Project Reconnect Mentor: Natalie

Natalie Haider, Yoga Supporting Women
Helping survivors of domestic and family abuse reconnect to themselves and others through mind-body programs.

EpZen Project Reconnect directly supports those who champion wellbeing in their local communities and help people reconnect to calm. By providing monetary grants to these wellness mentors, Project Reconnect enables them to easily extend their services to help more and more Australians improve their wellbeing.

Project Reconnect Mentor, Natalie Haider, is a yoga teacher with The Yoga Foundation. Natalie teaches two weekly yoga programs and retreats for those impacted by domestic and family violence.

© Mark Bond Photography

“The women in this program are survivors of domestic violence who have demonstrated strength, resilience and the tenacity to overcome significant challenges in their lives. These women have endured ongoing trauma. They are learning to regain their independence and confidence and to manage mental and physical health conditions.”

“I have felt honoured and privileged to lead this group of resilient women back to connecting with themselves and each other.”

The Yoga Foundation has partnered with Banksia Women (St John’s Community Services), a domestic violence specialist service that started in 2020. With a focus on physical, emotional and relational connections, they provide case management with a focus on ongoing healing. Their vision is to harness all possible resources to support women to heal and flourish after domestic violence, and that is where Natalie and The Yoga Foundation come in.

Natalie designs her classes to provide an individualised experience despite it being a group class. Her choice of practice focuses on creating a space for calmness and compassion for each participant: “I offer a gentle breath-centred yoga practice aimed at helping women find acceptance and compassion for their mind, body and whole being.”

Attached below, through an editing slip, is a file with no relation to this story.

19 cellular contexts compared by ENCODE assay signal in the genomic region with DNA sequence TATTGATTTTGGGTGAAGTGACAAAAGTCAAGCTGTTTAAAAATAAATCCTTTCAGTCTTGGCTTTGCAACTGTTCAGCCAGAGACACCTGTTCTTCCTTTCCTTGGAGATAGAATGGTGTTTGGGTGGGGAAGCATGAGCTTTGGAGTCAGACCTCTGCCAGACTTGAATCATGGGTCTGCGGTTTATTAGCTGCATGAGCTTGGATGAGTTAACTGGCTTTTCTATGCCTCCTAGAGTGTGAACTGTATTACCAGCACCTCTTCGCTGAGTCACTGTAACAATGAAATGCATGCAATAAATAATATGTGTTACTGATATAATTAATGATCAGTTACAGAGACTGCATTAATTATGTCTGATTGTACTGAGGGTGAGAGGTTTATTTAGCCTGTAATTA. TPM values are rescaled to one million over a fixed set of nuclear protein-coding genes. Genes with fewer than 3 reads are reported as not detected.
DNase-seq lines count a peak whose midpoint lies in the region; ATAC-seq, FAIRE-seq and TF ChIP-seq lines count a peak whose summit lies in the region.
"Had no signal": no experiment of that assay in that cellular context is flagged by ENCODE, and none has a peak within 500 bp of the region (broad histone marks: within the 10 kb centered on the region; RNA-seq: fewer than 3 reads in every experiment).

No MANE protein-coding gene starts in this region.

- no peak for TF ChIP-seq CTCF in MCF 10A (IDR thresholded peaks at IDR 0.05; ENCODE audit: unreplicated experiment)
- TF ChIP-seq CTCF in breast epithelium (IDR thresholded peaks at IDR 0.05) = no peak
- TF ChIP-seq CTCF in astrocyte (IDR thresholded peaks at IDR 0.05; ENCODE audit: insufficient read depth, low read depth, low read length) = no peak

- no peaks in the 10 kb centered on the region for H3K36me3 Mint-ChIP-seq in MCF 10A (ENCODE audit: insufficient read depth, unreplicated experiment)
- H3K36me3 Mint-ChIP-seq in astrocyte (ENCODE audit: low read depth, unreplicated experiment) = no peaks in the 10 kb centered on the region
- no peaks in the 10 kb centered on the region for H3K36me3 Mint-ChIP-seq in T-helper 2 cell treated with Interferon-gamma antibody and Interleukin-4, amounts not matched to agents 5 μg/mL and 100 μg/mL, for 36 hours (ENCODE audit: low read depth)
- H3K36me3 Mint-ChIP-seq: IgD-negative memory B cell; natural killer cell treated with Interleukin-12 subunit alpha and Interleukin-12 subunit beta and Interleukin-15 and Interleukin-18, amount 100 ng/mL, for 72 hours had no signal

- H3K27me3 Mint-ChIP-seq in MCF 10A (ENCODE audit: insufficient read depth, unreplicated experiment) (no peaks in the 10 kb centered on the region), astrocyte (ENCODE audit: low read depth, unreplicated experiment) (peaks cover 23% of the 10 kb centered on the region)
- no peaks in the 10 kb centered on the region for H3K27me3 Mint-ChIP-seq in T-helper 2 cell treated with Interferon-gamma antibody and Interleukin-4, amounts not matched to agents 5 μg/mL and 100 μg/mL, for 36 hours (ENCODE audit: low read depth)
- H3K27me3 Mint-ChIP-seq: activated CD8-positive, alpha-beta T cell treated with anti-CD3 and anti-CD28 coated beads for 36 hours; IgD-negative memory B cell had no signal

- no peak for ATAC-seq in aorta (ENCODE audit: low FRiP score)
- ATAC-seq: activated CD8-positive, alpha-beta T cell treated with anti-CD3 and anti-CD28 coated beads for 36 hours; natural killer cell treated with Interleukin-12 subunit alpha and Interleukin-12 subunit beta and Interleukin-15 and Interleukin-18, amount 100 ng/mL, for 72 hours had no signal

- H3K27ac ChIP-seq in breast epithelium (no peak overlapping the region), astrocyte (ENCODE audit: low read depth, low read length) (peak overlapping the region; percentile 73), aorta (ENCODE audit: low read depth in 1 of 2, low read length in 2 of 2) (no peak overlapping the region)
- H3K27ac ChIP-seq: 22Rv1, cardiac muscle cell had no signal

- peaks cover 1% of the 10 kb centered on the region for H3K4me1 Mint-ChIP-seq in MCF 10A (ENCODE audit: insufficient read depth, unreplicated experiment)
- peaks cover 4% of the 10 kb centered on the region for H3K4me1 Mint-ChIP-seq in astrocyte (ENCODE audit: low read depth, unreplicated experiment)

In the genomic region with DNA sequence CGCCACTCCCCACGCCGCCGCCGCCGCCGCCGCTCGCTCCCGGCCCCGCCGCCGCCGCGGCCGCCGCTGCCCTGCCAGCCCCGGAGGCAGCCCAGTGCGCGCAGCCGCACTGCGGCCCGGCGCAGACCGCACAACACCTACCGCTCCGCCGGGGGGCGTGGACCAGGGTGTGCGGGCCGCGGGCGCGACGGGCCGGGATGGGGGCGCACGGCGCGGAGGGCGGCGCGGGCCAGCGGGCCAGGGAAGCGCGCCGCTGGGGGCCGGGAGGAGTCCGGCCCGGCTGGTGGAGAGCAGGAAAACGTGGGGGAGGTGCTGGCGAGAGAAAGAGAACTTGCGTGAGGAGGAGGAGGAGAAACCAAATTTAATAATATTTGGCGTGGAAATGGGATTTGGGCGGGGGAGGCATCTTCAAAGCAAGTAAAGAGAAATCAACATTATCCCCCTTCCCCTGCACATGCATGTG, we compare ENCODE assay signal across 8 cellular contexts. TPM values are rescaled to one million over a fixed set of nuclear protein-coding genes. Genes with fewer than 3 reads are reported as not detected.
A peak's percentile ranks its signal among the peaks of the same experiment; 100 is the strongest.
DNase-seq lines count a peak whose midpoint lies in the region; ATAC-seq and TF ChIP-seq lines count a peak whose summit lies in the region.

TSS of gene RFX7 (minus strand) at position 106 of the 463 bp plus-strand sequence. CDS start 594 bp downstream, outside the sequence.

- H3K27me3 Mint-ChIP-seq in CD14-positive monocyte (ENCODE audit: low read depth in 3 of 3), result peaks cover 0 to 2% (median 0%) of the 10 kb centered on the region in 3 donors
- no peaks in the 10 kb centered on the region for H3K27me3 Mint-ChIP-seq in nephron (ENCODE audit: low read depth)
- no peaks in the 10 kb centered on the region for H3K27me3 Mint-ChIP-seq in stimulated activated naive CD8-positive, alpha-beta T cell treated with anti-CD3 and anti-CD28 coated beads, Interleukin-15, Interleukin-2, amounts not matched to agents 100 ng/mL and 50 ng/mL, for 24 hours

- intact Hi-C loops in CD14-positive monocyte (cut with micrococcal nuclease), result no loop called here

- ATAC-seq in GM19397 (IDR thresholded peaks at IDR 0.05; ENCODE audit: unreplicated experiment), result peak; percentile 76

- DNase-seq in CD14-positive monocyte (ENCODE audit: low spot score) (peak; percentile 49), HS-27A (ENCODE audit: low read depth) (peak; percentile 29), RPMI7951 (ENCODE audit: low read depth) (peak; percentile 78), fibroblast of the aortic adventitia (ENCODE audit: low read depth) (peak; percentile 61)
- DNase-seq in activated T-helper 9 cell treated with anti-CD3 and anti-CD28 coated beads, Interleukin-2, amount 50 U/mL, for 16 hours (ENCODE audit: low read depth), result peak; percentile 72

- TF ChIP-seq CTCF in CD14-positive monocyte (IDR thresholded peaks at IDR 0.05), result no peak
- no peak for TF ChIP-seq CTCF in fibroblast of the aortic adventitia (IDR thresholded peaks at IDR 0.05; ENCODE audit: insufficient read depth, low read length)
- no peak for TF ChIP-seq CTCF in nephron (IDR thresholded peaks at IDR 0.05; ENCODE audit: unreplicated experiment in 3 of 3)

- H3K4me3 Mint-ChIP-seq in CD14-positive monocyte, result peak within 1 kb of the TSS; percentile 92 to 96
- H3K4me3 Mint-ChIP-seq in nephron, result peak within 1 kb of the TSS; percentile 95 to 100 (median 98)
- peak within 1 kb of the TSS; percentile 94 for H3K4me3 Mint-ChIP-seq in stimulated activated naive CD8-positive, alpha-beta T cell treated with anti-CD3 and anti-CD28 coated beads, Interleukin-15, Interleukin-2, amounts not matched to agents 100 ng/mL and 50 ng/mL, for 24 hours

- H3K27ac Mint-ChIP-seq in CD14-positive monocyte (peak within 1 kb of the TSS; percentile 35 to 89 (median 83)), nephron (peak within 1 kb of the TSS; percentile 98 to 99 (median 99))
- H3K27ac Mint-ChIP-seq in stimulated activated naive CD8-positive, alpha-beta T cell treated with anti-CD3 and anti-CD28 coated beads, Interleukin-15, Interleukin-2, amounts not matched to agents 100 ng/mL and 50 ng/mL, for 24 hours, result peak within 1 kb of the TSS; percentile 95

The program does this by sharing the benefits of yoga practice, such as:

Project Reconnect is proudly funding two 8-week programs and a retreat for women within The Yoga Foundation network. You can learn more about this program here.

This program is just one of the many research-based programs provided by The Yoga Foundation to support the mental health of at-risk groups.

© Mark Bond Photography

Natalie is a fantastic self-care role model as she carves out time for daily rituals to help her find calm during her day. Bushwalking with her two dogs, Charlie and Harry, and relaxing with a book and cup of tea before bed are go-to rituals for Natalie. She also is a strong believer in taking regular breaks away from technology.

Practising yoga for over 17 years, she also moves her body daily with yoga to realise its benefits: “Yoga is one of the few practices that can produce immediate and significant benefits for practitioners. It is a holistic practice that can positively influence our physical body, mental state and emotional experiences.”

“Yoga is a complete system that offers reconnection to one’s mind, body and whole being.”

“Whether it’s through learning about the importance of breath to regulate the nervous system, finding a moment of stillness in our increasingly busy lifestyles, moving our body in a gentle and nourishing way or building and applying self-compassion when experiencing a moment of suffering.”